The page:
Top CEOs typically have outsider mindset and programmatic M&A approach

29 June 2017 Consultancy.uk

Exceptional Chief Executives tend to have an outsider mindset, allowing them to bypass internal struggles to move businesses forward, according to a survey of 600 S&P 500 CEOs. One aspect of the move towards success is a relatively aggressive 'programmatic’ approach to M&A.

New research from McKinsey & Company explores key features of ‘exceptional’ across the 600 CEOs in the firm’s sample of executives of S&P 500 companies. Those termed ‘exceptional’ are the top 5%, whose companies’ shareholder returns saw a more than 500% increase over their tenure. The firm’s analysis further explores the deal making strategy of new CEOs, and the respective effectiveness of the strategies.

Exceptional CEOs are more likely to be external hires

Top performing CEOS

The research notes a number of trends that sets exceptional CEOs out from the rest of the pack. One feature is a considerably higher concentration of external hires in the group, at 45% of the sample of 22 CEOs compared to the average of 22% overall. The finding builds on previous research from McKinsey, which found that CEOs with outsider mind-sets more likely to make better decisions.

The firm notes, however, that the majority of those termed exceptional were internal promotions. The discrepancy between two groups is in part the result of one of the attitude and distance from the organisation that new CEOs bring to the table; they are often not caught within the internal inertia and politics, which allows them to tackle toxic culture and act in a more objective manner.

CEOs with exceptional track records

The research also found that exceptional CEOs were 58% more likely to enact strategic reviews within the first 2 years of their tenure, than average. Exceptional cases also tended to make 23% fewer management reshuffles, launched 40% fewer businesses/products, and were 48% less likely to enact an organisational redesign.

Researchers also noted that exceptional CEOs are more likely to make a larger number of strategic moves than the more conservative average, in the first year.New CEOs under pressure to move fast in M&A deal activity

The CEOs tended to also lean more towards cost-reduction programmes, the freed resources used to resource their sometimes new strategic direction for the company.

M&A activity among new CEOs

Research from McKinsey also highlights that a ‘programmatic’ approach to M&A, whereby the average number of deals remains relatively stable and no more than 20% of the firm’s total market capitalisation is acquired over a ten year period, tends to result in a 3% excess total returns to shareholders, compared to one large deal (valued at 30% of the firm’s market capitalisation), and which transforms the firm in one sweep.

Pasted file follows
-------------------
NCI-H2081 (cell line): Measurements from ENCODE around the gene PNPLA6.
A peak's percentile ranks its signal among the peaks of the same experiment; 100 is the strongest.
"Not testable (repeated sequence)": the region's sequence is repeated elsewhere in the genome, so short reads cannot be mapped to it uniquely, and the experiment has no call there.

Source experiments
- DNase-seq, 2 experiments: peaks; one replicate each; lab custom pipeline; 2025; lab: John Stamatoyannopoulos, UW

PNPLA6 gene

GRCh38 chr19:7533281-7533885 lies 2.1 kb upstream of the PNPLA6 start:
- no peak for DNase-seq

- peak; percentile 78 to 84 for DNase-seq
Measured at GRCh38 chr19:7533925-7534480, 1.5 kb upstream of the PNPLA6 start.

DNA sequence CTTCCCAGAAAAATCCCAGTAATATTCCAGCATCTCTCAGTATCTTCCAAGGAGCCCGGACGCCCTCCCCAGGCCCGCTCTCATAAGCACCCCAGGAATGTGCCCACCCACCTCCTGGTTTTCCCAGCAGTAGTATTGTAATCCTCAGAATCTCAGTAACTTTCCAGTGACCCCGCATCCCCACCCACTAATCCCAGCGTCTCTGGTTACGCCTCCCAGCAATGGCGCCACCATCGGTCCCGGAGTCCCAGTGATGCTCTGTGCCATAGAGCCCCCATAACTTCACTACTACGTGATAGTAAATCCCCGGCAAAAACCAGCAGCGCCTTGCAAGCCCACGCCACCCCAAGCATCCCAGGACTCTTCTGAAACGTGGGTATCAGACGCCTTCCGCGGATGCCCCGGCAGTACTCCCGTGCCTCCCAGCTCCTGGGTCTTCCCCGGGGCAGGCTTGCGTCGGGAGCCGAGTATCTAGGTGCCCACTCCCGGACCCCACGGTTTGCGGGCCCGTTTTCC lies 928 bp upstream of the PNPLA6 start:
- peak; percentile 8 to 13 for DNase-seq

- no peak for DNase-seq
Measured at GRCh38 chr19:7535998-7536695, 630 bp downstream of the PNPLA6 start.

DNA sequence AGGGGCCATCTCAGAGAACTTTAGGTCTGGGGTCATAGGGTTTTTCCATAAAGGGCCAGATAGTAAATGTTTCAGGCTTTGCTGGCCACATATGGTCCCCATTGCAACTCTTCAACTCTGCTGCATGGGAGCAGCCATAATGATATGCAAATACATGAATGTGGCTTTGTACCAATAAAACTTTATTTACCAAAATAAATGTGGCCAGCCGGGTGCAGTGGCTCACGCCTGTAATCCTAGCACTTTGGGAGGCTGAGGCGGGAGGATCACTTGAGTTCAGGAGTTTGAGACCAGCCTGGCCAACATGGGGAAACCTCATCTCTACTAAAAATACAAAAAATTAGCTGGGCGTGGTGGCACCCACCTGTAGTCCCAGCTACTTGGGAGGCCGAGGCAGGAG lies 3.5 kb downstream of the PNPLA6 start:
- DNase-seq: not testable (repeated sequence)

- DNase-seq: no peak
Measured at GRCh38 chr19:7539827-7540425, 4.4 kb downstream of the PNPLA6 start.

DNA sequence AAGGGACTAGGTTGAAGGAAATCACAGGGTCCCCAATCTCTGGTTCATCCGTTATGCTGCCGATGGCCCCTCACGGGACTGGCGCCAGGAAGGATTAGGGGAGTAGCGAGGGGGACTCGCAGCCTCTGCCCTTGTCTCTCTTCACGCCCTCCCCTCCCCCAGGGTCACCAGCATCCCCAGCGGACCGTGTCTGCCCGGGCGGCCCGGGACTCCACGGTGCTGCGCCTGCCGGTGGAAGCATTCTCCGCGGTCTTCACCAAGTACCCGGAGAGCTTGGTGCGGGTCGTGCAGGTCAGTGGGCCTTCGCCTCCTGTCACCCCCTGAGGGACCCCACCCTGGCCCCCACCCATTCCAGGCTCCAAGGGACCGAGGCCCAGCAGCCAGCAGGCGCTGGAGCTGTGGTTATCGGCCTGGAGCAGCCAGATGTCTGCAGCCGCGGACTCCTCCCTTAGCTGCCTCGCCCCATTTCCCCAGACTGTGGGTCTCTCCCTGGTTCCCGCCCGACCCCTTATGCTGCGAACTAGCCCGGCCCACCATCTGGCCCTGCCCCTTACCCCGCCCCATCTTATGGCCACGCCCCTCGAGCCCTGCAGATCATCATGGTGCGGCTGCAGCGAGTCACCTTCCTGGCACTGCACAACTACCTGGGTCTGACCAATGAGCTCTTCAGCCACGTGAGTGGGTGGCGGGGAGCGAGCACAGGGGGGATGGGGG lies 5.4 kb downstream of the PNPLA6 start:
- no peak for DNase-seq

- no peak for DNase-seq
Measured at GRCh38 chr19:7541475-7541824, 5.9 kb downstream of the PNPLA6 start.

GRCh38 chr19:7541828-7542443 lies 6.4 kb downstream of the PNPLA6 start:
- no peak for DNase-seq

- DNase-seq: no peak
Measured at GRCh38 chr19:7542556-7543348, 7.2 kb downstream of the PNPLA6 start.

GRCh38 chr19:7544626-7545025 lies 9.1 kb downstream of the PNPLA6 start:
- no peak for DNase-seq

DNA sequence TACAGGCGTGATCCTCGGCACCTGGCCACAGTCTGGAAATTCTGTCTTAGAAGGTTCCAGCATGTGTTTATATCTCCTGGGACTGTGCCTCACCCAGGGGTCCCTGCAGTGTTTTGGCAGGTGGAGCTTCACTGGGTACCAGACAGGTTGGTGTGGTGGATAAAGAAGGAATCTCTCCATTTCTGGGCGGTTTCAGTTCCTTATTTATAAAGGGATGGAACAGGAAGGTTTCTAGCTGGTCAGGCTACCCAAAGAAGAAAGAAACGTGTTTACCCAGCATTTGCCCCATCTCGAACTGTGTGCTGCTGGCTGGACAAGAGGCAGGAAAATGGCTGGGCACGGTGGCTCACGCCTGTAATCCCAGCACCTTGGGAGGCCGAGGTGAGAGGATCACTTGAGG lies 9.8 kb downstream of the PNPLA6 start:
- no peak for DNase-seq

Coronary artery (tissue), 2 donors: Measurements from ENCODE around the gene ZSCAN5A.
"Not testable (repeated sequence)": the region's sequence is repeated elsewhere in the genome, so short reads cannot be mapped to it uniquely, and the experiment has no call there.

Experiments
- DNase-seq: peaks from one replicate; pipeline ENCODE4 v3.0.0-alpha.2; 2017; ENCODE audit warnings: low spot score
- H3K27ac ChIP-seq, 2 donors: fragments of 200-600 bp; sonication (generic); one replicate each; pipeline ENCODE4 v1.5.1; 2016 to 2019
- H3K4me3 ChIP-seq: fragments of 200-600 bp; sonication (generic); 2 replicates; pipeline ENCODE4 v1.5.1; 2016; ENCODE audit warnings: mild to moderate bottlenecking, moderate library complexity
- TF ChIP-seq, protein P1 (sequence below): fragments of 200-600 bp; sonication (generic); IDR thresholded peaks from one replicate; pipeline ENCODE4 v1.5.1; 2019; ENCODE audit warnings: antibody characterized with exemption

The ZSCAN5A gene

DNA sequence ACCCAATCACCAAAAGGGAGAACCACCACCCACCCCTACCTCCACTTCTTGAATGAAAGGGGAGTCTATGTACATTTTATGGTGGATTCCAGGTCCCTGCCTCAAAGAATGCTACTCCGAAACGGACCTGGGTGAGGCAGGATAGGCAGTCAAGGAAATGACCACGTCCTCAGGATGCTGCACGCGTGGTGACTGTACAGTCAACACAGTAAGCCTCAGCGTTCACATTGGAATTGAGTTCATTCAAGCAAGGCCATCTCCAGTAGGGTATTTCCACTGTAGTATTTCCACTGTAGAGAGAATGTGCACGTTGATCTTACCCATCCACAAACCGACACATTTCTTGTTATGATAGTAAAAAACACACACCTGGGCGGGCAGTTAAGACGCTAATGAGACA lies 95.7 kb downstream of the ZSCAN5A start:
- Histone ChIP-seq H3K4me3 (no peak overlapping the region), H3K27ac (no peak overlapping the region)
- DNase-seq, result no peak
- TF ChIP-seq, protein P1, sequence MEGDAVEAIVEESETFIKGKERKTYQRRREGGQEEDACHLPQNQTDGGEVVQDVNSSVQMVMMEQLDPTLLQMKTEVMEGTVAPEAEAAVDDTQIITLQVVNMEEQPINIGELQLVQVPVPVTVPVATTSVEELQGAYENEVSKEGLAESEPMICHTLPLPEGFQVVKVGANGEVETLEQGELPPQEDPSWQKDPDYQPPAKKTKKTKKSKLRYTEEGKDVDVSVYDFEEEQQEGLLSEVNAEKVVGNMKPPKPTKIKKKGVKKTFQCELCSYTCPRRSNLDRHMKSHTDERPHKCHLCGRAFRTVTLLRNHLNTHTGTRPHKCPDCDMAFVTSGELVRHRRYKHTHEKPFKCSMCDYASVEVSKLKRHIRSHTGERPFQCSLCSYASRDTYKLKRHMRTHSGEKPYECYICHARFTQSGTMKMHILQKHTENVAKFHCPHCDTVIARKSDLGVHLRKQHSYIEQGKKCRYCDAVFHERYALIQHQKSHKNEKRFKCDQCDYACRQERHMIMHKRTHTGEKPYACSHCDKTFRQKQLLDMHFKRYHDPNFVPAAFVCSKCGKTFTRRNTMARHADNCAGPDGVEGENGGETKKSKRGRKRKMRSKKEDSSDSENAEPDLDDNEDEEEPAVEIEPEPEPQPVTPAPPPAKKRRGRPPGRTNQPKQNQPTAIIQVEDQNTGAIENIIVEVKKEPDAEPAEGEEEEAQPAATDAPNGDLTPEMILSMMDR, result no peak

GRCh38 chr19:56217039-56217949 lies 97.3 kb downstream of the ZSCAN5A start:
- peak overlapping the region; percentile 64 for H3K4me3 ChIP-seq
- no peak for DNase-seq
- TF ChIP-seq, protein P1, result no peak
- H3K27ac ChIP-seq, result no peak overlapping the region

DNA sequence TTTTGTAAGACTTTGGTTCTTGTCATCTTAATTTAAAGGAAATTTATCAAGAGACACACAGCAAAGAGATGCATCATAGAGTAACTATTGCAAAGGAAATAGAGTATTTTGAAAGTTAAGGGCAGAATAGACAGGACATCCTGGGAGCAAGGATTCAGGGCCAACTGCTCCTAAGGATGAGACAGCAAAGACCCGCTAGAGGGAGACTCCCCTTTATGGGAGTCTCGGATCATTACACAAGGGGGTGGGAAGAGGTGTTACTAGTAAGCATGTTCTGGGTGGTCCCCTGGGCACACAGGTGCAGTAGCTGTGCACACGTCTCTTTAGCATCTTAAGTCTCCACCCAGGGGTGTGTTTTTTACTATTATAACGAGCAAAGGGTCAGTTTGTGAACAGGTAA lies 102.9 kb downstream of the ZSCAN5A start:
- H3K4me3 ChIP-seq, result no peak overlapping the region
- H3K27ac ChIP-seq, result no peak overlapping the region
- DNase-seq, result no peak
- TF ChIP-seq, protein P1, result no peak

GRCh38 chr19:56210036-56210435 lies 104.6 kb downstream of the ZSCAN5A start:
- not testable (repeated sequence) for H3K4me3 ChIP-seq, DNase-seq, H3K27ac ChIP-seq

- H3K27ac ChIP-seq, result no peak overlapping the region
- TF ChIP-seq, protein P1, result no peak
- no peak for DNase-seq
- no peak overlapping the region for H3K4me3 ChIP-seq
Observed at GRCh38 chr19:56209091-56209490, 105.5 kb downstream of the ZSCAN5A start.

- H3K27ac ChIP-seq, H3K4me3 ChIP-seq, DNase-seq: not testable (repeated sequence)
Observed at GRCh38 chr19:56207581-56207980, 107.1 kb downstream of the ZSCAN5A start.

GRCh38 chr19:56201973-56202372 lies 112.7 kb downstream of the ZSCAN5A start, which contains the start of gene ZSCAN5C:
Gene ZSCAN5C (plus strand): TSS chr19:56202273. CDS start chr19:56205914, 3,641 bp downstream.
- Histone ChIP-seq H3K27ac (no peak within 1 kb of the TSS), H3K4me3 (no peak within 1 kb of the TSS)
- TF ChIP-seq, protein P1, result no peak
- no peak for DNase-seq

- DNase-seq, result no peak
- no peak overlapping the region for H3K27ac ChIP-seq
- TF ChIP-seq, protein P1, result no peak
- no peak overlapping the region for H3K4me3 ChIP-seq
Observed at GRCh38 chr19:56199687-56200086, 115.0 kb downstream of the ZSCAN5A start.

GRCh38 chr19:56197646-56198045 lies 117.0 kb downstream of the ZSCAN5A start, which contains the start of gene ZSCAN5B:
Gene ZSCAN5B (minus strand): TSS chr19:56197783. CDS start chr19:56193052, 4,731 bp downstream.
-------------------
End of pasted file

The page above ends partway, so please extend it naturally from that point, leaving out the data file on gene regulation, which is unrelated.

Aside from the strategic moves made by CEOs during their initial tenure, the consulting firm also explores the number of M&A deals made during their initial years of tenure. Finding that on average new CEOs tend to follow a programmatic approach. They tend to come in with a slightly more aggressive approach than the average of the preceding five year period however, particularly in the first five years of their new role at the head of the business.

Top- and bottom-quartile CEO M&A activity

The research also sought to identify the difference between top and bottom-quantile CEOs in terms of M&A and divestment activity in the first years of tenure. The research finding that those among the top tended to be more aggressive in the first seven years, entering into around 30% more deals by year two than in year one, with a similar level of activity in year three. Bottom-quantile performers, however, saw their activity begin to taper off by year three, at 83% of activity relative to year one, while, by year five, they were performing 50% of the activity relative to year one, while top performers were at the same level as in year one.

Concluding the paper, the authors noted, that similarly to  other strategic initiatives launched by incoming CEOs, transaction momentum tends to wane. After making big moves early on, CEOs tend to ride with the changes during the middle of their tenure. 

While in the short-term that might give the organisation a break from the strains associated with integration and change however, the authors warn, "Later on, however, it may reflect a penchant for conservatism and an unwillingness to take on additional risks toward the end of one’s tenure. If not addressed, this creeping bias for inaction can hurt a company’s performance as opportunities are missed and needed changes are not acted upon.”

Related: CEO turnover at a record high, outsider executives gaining terrain.

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